A Look at Recent FLSA Guideline ChangesHR Resource
August 22, 2012 — 1,798 views
Payroll managers might have to deal with compensation issues, overtime pay and various personnel matters. When the U.S. Department of Labor (DOL) made changes to the Fair Labor Standards Act (FLSA) guidelines in April 2011, it essentially tossed a monkey wrench into these supervisors' operations.
Take a look at how these modifications could impact payroll managers going forward.
The fluctuating workweek
In 2008, the Bush administration proposed changing the regulations relating to the "fluctuating workweek" method of determining overtime pay for nonexempt employees. If these workers agreed to receive pay in the form of fixed payments rather than an hourly wage, they would be eligible for bonuses and incentives "without invalidating the guaranteed salary criterion required for the half-time overtime pay computation," according to the proposal.
However, the DOL failed to include this measure in its final rules. The department justified its decision by noting that this modification would have allowed employers to lower workers' fixed weekly salaries and move the bulk of their wages to bonus and premium pay.
This impacts your business in a number of ways. Be sure that you are compensating a nonexempt employee - a worker who is eligible for overtime pay - if he or she spends 40 hours or more working over the course of seven consecutive days. While some workweeks contain fluctuating schedules, employees who complete swing shifts - typically a 4 p.m. to midnight shift - and surpass the aforementioned 40-hour threshold should not be offered bonus or incentive compensation.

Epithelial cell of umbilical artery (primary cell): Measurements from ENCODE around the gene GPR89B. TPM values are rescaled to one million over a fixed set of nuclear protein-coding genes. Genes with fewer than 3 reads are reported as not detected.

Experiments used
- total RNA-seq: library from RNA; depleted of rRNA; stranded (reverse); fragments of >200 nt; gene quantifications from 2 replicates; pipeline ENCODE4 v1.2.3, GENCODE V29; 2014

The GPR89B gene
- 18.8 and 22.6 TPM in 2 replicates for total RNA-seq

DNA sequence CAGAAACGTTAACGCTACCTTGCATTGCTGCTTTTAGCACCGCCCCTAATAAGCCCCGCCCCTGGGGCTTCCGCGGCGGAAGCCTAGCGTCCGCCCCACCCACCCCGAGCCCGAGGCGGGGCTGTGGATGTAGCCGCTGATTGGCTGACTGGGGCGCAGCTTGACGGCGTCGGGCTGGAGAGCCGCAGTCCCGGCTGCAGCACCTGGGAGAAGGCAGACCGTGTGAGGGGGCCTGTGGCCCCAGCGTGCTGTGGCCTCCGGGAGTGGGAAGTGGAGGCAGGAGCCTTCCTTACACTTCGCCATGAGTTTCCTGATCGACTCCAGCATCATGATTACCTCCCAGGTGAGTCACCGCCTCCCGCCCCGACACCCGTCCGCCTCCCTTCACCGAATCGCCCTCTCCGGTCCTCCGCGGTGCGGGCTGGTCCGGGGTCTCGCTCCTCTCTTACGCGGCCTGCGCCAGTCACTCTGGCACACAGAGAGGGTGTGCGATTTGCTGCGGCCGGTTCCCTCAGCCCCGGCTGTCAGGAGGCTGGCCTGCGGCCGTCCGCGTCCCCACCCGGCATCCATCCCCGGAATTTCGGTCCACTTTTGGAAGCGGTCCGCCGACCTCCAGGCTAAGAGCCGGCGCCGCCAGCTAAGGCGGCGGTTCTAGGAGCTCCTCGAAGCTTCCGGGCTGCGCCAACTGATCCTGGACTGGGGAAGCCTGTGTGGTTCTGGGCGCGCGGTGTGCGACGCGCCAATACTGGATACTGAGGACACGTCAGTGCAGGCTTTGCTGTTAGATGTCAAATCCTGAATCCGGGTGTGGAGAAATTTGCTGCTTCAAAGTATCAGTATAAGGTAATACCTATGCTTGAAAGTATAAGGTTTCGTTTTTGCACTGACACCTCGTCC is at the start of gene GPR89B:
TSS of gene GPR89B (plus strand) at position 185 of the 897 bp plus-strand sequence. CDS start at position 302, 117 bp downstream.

Public-sector employers must allow workers to use compensatory time on the date they specifically request, as long as it does not cause undue disruption to the agency. The Bush administration proposed allowing employees to receive compensatory time "within a reasonable period" of the request. However, the DOL's longstanding position remained intact in April 2011.
Tipped employees must receive advanced notification regarding the credit an employer is allowed to take based on workers' tips. Additionally, employers need to be able to provide information to employees about how they calculate the tip credit.
The FLSA defines tipped workers as staff members who regularly receive over $30 per month in tips. These are considered property of the employee, and an employer is prohibited from using a worker's tips for any reason other than as a credit against its minimum wage obligation.